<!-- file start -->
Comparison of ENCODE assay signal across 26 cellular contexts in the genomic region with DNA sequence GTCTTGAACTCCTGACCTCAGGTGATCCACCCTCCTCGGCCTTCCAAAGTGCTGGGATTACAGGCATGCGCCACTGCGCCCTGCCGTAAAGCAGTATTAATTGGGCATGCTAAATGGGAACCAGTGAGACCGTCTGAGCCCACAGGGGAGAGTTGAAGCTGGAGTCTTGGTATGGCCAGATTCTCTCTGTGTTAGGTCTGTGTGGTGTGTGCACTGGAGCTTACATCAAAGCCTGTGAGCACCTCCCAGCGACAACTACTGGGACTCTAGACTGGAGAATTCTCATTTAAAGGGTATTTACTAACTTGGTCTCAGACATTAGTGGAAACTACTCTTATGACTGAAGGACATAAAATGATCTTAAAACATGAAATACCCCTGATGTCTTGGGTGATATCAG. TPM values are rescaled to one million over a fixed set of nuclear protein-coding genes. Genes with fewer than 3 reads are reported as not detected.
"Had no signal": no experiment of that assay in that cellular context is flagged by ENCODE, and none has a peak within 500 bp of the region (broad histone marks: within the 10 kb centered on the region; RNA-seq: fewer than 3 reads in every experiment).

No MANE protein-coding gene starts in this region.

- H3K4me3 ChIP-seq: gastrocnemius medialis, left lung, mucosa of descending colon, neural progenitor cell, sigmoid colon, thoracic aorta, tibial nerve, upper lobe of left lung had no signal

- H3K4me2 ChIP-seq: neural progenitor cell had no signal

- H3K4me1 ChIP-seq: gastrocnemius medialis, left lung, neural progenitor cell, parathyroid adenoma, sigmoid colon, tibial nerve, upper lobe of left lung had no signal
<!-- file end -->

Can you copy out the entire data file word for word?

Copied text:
Comparison of ENCODE assay signal across 26 cellular contexts in the genomic region with DNA sequence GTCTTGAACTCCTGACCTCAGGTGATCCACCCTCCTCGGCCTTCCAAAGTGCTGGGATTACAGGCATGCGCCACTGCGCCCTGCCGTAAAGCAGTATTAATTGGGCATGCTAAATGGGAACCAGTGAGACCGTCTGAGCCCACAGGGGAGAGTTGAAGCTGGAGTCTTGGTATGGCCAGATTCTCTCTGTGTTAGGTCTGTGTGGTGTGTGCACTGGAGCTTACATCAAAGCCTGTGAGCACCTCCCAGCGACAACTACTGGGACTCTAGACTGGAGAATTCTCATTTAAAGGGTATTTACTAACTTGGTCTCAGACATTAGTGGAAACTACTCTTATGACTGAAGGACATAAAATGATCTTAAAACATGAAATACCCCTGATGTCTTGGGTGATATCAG. TPM values are rescaled to one million over a fixed set of nuclear protein-coding genes. Genes with fewer than 3 reads are reported as not detected.
"Had no signal": no experiment of that assay in that cellular context is flagged by ENCODE, and none has a peak within 500 bp of the region (broad histone marks: within the 10 kb centered on the region; RNA-seq: fewer than 3 reads in every experiment).

No MANE protein-coding gene starts in this region.

- H3K4me3 ChIP-seq: gastrocnemius medialis, left lung, mucosa of descending colon, neural progenitor cell, sigmoid colon, thoracic aorta, tibial nerve, upper lobe of left lung had no signal

- H3K4me2 ChIP-seq: neural progenitor cell had no signal

- H3K4me1 ChIP-seq: gastrocnemius medialis, left lung, neural progenitor cell, parathyroid adenoma, sigmoid colon, tibial nerve, upper lobe of left lung had no signal